As Balaam traveled, he may have been contemplating the loot he would get if he did curse the Israelites when suddenly his donkey jerked and turned off the road. Balaam commenced to beat the animal three times before God surprised him by making the donkey turn her head and actually speak. “Hey! You’ve been riding me all of your life, have I ever led you astray?” (slightly paraphrased) At that moment, Balaam saw what the donkey saw — an angel of God with a sword who had been ready to knock him dead because of his disobedience. Balaam changed his mind and decided not to put a curse on the Israelites. I wonder if he also thanked the donkey for saving his life.

Lesson 3: I may doubt myself, but God does not.

Even some of today’s writers find didactic humor in the dialogue of donkeys. Animated movie hero, Shrek, is amazed that the talking donkey will not stop following him around. Shrek finally yells, “Take a look at me! What AM I?” Donkey thinks deep and answers, “Uh…really tall?” “Nooo!” Shrek exasperates, “I’m an Ogre! You know, grab your torch and pitchforks?! Doesn’t that bother you?” “No,” Donkey replies, “I really like you Shrek.”

I think that what impressed me most about “Donkey” was that he, well-aware of his shortcomings, spoke a simple wisdom. Shrek had to allow himself to be an ogre even though it was not all he thought it was. Being an ogre meant he was very different. Yet, being an ogre also meant that he bled, he hurt and he laughed.

“His power is made perfect in my weakness.” And He has said to me, “My grace is sufficient for you, for power is perfected in weakness.” Most gladly, therefore, I will rather boast about my weaknesses, so that the power of Christ may dwell in me (II Corinthians 2:9).

God loves the defeated and the flawed. And we must eventually recognize the fallenness that is embossed on all of us (not an automatic exemption; a fact of life). As Mother Teresa put it, “I am simply a pencil in His hand.” Her simple statement challenges a believer to be less concerned with presentation than with passion and to let God do the writing. Yes, I need to recognize my humanity, but I also should stop to listen when I hear God say, “I really like you.” I may not be able to get my mind around the greatness of God, but I can definitely grasp that He loves me as is and believes in me, too. Regardless of my foolish nature, He uses me, and I don’t have to prove anything to Him. There is one other donkey that taught me this lesson…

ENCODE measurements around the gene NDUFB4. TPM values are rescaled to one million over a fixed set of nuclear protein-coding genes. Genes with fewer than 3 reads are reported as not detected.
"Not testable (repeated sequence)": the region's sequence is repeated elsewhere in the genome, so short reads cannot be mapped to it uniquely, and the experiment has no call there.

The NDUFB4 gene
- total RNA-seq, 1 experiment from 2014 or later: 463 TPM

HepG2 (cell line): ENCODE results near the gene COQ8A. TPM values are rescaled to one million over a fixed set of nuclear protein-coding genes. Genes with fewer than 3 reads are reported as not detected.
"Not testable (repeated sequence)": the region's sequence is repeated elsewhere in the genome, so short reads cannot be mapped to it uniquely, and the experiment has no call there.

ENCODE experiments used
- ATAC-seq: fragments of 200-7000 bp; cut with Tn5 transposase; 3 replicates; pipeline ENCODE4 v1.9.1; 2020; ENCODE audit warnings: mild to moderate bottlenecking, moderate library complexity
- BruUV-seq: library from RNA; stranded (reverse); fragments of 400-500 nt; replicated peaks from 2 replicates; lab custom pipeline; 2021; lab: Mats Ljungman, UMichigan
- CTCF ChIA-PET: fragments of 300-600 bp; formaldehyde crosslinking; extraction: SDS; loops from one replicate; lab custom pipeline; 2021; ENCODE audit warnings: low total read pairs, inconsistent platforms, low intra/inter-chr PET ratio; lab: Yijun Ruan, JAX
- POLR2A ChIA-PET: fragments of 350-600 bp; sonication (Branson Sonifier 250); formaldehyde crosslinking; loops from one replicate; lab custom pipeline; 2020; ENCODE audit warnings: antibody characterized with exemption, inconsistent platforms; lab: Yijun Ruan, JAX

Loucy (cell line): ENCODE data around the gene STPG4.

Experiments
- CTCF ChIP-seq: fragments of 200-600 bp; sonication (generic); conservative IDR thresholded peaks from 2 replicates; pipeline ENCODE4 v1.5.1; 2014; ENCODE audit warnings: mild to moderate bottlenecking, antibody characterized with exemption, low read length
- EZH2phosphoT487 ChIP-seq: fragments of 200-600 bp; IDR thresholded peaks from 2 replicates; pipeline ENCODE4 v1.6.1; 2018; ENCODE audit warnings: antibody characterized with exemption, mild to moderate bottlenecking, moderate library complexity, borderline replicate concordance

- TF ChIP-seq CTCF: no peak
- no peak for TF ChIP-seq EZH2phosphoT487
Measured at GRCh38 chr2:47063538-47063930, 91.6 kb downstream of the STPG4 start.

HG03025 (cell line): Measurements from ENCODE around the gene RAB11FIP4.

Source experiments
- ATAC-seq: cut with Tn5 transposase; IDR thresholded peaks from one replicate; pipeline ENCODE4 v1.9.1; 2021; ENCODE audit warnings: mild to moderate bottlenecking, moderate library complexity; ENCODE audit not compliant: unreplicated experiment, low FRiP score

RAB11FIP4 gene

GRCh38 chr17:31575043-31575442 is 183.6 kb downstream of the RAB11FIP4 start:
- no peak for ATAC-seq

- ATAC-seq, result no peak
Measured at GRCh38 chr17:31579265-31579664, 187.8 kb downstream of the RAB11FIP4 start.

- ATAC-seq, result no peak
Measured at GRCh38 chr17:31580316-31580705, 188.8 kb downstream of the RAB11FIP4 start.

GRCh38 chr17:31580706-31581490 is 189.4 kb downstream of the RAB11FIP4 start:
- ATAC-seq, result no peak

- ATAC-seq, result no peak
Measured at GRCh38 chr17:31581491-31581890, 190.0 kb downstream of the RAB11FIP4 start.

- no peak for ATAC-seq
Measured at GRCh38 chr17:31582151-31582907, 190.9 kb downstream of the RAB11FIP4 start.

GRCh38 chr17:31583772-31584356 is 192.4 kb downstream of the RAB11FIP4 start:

Lesson 4: He must become greater, I must become less (John 3:30).

In one of the most poignant events in all of the Holy Writ, Jesus suggests himself as king (Luke 19:30-31). In 1 Samuel 6:7 we find that animals, such as this donkey, which had “never been used,” were more appropriate for sacred purposes, perhaps for a king to ride into a city. Hence the king, our Lord Jesus, came through the city to great adulation, though riding on a common creature.

“Go into the village opposite you, in which as you enter you will find a donkey tied, on which no one yet has ever sat; untie it, and bring it here. And if anyone asks you, “Why are you untying it?” thus shall you speak, “The Lord has need of it” (Luke 19:30-31).

God is going to use us because we are willing. Otherwise, he will raise someone else to do it and we will miss the blessing of carrying on His glory. I certainly believe that if God could use even a donkey for His own glory then we might have a good chance of being useful “pencils” in God’s hand. When I struggle with my place in the kingdom, I have to realize that I was never meant to have one, save for the task of strapping the Lord Jesus to my back and carrying him wherever I go so that he may be seen and glorified. I can’t imagine a more fulfilling job.

So no, I am not trying to make a point that we are all foolish donkey-idiots compared to God. However true that may be, I am actually posing that we simply accept our foolishness and be happy with it, ecstatic in fact! Is it “too far” to say that we are merely donkeys, waiting to be ridden up by our Lord? I may still have to live with a struggle to be noticed and a propensity to pontificate. And, if God puts me in places where being up front and sharing is appropriate, I hope I can speak His words over my own. But I also have to realize that there are moments when the most foolish and annoying sound in the world is my own voice and sometimes it is an enormous compliment to Him when I shut up and let Him ride.New Wineskins

Anne-Geri’ Fann has served in various capacities in Honduras, short and long term, for fifteen years. She lives in Nashville, Tennessee.

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Profile photo of Matt DabbsThis author published 1577 posts in this site.
Matt is the preaching minister at the Auburn Church of Christ in Auburn, Alabama. He and Missy have been married 12 years and are raising two wonderful boys, Jonah and Elijah. Matt is passionate about reaching and discipling young adults, small groups, and teaching. Matt is currently the editor and co-owner of Wineskins.org.